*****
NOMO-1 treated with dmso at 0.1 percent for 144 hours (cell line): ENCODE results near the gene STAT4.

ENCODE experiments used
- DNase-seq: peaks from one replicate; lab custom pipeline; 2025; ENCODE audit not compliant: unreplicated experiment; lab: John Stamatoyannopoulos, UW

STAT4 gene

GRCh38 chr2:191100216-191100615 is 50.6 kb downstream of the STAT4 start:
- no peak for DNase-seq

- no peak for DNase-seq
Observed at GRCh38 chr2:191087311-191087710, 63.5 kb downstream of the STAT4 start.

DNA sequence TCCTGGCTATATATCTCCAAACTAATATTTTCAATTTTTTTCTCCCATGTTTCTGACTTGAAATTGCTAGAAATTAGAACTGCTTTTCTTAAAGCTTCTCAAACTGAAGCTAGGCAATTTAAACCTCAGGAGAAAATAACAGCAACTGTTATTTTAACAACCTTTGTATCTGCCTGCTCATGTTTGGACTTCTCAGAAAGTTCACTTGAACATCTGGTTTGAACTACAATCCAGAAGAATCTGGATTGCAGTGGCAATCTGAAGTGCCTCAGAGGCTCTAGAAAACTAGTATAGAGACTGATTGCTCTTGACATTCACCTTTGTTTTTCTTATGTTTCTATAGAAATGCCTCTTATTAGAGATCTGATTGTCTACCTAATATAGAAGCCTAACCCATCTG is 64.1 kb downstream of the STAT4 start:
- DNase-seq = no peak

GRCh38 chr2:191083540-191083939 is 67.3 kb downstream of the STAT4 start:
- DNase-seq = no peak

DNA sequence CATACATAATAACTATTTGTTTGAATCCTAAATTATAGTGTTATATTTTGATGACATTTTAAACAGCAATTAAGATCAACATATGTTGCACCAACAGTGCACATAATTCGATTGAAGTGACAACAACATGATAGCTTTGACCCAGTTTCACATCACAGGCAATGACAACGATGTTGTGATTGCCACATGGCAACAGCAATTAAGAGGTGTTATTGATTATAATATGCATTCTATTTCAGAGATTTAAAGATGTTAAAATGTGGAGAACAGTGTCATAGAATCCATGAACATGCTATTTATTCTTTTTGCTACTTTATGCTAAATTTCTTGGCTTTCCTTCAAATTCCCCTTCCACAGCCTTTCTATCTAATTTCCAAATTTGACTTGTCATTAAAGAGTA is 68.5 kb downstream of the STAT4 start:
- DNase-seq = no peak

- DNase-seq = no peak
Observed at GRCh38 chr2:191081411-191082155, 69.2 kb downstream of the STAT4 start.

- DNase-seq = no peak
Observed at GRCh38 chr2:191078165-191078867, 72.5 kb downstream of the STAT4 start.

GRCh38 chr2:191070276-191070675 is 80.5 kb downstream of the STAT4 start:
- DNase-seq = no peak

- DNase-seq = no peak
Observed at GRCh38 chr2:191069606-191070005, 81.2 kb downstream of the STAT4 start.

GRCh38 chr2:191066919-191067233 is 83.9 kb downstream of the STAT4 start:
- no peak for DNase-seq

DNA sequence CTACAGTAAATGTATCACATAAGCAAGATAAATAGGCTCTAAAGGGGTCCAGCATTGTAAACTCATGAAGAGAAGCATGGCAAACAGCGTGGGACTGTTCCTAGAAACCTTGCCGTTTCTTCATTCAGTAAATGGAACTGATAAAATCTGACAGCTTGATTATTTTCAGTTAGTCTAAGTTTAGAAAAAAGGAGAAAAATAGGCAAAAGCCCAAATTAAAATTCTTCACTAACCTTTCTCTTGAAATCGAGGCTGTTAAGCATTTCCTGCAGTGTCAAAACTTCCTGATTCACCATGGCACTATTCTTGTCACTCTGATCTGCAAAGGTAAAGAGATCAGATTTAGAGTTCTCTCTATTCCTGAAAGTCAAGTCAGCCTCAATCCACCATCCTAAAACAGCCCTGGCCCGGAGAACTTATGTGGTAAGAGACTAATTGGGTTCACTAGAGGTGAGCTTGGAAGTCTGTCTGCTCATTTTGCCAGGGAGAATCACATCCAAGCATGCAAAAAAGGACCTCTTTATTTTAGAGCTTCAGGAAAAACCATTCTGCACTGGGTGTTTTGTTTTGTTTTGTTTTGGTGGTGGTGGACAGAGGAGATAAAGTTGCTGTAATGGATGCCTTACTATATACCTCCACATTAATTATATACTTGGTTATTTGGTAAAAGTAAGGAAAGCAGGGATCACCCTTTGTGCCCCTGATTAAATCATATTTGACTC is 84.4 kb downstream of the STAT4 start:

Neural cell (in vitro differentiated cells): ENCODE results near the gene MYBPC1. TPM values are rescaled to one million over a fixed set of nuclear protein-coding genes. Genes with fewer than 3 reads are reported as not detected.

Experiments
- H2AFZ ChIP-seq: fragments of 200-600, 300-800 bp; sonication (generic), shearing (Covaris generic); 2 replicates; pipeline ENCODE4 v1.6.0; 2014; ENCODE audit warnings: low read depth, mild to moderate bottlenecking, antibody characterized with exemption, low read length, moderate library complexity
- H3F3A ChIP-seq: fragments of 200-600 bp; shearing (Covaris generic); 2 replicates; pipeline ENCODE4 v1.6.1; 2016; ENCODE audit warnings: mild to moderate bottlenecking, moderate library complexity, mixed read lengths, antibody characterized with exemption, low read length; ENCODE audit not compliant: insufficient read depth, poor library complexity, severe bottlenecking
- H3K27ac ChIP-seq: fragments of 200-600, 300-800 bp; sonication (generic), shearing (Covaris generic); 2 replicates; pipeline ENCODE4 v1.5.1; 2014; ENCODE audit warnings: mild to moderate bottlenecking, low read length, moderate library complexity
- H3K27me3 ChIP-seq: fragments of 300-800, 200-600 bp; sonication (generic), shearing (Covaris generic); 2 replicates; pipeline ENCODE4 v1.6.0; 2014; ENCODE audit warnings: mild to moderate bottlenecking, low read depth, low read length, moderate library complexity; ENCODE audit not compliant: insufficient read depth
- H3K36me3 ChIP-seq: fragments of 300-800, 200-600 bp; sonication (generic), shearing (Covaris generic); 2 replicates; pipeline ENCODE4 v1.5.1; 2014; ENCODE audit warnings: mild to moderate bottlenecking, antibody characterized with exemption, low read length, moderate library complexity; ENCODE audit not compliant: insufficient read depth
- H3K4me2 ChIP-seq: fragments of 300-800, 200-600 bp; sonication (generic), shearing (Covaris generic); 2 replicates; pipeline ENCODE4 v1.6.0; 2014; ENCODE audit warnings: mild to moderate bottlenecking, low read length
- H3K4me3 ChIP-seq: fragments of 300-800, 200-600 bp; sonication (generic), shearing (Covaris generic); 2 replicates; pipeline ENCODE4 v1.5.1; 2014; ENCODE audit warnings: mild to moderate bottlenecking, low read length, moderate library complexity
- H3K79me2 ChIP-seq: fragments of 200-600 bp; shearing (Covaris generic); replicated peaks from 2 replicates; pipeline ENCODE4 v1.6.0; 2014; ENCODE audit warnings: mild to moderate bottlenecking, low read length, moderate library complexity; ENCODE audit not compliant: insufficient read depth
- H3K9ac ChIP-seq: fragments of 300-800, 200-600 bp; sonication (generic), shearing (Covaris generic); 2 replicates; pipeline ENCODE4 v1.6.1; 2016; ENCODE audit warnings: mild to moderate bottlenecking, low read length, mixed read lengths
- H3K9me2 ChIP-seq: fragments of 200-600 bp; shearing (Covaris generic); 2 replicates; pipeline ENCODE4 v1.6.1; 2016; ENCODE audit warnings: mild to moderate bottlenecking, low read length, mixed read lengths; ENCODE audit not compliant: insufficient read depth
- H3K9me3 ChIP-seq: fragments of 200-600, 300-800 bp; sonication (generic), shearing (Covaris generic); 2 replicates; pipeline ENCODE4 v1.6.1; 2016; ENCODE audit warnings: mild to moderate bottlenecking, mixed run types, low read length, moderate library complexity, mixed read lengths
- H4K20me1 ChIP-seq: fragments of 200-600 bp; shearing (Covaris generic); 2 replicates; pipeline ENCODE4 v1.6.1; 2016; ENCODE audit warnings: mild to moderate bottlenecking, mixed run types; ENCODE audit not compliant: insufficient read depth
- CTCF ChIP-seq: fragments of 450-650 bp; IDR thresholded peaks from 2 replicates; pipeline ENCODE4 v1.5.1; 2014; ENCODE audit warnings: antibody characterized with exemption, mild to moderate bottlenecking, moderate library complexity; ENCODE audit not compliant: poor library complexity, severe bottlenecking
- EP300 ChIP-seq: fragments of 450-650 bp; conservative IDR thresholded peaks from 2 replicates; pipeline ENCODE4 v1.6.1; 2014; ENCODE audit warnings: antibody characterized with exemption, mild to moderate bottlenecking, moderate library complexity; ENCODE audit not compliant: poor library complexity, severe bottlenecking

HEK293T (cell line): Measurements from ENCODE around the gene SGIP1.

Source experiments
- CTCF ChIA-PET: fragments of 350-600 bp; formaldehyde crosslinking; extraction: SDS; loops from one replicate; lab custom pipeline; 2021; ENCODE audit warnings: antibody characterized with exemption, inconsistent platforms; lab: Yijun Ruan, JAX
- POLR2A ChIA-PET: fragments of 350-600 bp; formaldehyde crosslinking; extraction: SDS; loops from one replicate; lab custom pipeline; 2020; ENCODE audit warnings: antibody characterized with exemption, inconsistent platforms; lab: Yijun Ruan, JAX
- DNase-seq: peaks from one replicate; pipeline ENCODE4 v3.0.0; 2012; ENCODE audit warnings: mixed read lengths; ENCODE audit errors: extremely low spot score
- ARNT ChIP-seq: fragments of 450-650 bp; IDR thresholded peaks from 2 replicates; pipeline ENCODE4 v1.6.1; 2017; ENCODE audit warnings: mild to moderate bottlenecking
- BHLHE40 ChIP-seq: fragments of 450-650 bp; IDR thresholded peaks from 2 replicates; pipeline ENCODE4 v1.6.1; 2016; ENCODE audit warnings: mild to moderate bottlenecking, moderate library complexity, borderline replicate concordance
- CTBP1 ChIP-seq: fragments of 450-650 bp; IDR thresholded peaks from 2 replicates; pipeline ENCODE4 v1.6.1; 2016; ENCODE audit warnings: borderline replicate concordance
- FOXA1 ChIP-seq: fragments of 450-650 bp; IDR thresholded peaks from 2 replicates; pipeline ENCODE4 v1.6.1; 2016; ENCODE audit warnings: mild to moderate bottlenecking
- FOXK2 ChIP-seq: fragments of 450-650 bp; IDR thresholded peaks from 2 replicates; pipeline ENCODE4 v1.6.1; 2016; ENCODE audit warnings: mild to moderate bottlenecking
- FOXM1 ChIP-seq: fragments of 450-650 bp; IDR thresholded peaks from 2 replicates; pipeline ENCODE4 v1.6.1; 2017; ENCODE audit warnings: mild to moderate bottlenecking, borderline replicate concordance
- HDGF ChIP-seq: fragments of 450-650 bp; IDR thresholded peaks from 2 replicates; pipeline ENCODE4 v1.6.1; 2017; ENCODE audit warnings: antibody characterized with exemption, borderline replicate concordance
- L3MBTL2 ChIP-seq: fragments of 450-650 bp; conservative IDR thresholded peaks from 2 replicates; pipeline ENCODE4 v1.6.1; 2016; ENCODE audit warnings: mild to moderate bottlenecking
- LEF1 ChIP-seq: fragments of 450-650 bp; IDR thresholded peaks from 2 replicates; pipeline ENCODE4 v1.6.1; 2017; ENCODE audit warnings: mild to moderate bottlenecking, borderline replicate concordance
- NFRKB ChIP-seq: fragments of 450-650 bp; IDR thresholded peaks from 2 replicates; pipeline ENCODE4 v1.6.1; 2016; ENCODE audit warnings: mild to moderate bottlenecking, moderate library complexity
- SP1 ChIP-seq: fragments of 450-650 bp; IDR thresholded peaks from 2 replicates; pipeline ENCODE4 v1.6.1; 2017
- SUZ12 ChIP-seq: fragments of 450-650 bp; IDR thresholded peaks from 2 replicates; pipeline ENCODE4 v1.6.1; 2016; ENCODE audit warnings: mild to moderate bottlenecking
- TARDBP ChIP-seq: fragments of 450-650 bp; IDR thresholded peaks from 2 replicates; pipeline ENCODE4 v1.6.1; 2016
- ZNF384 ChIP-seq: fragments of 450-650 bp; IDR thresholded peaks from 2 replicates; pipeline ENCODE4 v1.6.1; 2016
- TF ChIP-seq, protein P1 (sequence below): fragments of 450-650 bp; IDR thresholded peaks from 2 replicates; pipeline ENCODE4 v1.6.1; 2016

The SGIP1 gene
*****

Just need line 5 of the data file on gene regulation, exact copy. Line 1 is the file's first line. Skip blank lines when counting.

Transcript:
GRCh38 chr2:191100216-191100615 is 50.6 kb downstream of the STAT4 start: